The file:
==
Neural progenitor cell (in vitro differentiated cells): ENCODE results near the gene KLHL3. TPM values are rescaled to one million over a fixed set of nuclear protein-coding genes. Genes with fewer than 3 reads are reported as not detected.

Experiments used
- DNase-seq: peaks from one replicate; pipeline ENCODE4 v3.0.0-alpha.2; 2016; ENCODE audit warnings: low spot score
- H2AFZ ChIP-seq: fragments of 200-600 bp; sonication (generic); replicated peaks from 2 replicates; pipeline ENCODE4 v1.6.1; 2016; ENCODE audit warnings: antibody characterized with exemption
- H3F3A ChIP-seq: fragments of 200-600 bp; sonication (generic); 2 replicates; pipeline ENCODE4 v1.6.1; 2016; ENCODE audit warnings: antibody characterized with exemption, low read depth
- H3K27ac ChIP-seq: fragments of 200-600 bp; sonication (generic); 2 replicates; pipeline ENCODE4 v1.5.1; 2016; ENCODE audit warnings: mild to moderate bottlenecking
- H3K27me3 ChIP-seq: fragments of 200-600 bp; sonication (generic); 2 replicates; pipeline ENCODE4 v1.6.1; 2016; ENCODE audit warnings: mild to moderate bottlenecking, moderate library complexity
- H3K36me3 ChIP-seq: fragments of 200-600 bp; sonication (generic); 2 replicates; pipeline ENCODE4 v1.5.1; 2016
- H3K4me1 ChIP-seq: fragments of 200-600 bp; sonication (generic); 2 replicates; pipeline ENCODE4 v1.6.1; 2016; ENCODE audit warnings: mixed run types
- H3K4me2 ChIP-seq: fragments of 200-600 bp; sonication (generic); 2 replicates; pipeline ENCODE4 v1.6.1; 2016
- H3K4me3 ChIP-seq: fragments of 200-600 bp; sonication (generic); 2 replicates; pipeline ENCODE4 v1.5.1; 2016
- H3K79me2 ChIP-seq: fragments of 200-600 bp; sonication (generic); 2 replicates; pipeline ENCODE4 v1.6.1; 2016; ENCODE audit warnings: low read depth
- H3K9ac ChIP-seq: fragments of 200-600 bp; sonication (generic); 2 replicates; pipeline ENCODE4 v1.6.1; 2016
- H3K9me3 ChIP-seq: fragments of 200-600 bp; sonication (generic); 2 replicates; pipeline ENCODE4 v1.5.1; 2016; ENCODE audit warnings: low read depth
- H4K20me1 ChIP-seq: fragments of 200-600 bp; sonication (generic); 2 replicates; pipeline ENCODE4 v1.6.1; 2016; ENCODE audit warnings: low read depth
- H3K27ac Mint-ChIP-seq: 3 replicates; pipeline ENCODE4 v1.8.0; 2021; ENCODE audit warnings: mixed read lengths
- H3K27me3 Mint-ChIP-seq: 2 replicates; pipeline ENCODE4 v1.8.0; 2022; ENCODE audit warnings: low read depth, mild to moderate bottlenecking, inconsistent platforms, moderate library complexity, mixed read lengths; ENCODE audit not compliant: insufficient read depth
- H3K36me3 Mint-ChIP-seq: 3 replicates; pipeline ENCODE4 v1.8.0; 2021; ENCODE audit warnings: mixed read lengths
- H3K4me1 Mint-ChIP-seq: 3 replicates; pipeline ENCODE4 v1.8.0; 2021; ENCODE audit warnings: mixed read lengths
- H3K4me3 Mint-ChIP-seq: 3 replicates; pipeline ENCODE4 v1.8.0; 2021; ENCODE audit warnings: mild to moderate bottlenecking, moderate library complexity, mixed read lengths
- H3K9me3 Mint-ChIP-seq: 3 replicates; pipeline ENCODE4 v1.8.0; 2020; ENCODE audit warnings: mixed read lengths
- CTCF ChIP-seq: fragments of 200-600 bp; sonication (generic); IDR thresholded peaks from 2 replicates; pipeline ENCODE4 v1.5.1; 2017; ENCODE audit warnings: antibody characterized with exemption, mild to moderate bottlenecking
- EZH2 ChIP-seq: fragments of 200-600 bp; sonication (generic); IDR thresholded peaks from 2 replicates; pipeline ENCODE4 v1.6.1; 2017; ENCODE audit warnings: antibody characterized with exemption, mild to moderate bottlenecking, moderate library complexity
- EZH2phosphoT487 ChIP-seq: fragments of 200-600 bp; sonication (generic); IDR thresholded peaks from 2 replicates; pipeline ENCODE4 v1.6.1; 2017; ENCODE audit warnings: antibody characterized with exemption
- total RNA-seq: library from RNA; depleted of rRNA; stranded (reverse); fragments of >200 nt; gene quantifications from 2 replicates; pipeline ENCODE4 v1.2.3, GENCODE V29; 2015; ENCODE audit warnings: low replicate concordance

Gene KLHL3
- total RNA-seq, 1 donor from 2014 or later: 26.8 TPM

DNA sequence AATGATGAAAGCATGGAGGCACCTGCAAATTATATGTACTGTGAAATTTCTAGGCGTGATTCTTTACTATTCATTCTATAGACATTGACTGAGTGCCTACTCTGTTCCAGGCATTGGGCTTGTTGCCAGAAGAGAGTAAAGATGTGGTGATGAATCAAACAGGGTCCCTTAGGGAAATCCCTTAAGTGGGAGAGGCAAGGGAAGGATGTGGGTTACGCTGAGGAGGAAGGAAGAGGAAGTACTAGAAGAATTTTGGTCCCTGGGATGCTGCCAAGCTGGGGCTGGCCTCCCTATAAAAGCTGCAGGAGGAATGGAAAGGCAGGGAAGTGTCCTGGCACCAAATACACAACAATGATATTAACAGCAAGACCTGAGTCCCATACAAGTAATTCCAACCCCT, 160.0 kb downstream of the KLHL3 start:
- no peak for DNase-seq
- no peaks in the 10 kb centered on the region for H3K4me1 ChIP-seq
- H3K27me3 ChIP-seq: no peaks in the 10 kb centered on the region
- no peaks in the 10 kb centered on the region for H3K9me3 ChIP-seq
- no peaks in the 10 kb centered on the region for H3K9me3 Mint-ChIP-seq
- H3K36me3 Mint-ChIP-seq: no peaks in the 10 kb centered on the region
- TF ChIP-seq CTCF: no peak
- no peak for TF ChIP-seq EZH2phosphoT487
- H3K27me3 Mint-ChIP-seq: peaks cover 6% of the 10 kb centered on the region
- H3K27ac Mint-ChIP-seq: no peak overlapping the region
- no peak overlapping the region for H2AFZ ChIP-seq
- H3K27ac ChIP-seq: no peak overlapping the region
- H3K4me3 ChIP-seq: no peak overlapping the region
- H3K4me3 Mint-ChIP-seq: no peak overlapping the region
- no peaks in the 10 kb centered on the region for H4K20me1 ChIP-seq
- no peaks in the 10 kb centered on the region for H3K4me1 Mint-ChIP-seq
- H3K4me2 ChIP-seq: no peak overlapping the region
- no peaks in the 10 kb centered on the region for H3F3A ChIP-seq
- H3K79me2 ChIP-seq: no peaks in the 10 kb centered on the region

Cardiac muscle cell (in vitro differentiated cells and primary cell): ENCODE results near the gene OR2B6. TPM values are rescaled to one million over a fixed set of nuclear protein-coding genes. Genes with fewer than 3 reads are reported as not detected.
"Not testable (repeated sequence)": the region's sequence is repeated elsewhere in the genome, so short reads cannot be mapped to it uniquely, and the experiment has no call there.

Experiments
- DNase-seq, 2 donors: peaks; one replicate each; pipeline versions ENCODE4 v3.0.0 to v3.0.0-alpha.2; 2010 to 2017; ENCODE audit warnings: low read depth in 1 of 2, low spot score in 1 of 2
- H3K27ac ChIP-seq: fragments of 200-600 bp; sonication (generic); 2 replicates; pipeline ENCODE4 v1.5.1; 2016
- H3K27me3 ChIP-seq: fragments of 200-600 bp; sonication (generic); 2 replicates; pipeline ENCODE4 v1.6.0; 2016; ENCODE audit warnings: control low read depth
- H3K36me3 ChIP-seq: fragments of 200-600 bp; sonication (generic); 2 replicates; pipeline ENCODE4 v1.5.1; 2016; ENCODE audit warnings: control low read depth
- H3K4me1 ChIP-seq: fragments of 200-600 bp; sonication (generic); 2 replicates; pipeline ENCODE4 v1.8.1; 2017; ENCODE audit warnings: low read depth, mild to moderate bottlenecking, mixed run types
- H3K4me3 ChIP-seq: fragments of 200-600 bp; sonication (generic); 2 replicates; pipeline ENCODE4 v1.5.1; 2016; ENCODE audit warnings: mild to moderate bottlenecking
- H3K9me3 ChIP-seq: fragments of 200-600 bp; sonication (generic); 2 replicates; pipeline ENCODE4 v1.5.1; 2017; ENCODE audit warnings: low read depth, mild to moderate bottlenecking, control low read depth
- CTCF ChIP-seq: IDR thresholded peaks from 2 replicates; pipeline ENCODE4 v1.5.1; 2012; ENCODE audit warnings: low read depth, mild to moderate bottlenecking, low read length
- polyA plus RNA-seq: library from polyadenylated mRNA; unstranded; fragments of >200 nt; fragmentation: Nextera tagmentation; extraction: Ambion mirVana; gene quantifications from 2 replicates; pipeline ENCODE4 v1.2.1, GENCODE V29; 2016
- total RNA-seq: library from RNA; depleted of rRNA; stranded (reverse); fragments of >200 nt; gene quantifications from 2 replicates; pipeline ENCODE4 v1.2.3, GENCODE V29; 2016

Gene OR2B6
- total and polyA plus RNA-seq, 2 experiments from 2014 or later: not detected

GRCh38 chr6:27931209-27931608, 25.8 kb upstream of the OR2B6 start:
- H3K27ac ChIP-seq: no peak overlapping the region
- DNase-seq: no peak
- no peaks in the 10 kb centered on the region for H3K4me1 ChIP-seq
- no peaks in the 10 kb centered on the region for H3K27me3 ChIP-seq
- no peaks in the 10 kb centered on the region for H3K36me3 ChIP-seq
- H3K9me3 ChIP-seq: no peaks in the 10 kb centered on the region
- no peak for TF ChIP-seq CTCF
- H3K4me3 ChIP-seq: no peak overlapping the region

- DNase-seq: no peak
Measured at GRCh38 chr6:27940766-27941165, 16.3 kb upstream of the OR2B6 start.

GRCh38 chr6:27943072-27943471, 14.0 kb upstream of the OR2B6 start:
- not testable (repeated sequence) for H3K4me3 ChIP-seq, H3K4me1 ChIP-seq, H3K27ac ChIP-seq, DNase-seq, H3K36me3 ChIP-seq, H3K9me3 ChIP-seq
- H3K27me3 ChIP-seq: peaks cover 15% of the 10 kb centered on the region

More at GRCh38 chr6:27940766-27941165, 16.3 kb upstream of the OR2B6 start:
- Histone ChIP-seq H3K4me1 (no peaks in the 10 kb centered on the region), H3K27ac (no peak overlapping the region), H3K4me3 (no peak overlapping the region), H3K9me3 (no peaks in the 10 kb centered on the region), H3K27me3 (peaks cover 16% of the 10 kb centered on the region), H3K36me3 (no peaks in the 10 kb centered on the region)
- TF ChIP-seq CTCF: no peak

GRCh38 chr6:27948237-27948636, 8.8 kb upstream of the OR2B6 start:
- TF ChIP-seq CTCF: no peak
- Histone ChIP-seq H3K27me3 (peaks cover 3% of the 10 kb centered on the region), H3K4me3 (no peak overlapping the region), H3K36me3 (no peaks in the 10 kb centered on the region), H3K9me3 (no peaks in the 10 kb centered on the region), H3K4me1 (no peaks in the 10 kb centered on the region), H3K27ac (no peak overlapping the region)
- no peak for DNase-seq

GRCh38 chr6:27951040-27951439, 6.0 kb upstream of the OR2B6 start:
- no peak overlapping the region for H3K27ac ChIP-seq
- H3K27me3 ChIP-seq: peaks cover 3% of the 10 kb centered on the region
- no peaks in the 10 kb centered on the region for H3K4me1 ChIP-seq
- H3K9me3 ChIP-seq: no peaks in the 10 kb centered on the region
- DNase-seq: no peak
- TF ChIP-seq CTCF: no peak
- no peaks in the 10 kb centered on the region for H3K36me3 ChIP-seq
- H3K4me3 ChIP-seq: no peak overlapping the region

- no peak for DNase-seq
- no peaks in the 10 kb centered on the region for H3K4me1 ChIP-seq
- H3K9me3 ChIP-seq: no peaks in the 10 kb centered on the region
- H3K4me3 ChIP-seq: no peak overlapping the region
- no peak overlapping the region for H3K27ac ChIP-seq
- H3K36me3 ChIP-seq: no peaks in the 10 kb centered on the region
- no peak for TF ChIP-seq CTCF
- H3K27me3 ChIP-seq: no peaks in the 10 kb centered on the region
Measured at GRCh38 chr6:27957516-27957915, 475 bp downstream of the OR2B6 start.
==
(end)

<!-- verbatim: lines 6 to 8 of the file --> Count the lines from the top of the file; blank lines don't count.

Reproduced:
- H3K27ac ChIP-seq: fragments of 200-600 bp; sonication (generic); 2 replicates; pipeline ENCODE4 v1.5.1; 2016; ENCODE audit warnings: mild to moderate bottlenecking
- H3K27me3 ChIP-seq: fragments of 200-600 bp; sonication (generic); 2 replicates; pipeline ENCODE4 v1.6.1; 2016; ENCODE audit warnings: mild to moderate bottlenecking, moderate library complexity
- H3K36me3 ChIP-seq: fragments of 200-600 bp; sonication (generic); 2 replicates; pipeline ENCODE4 v1.5.1; 2016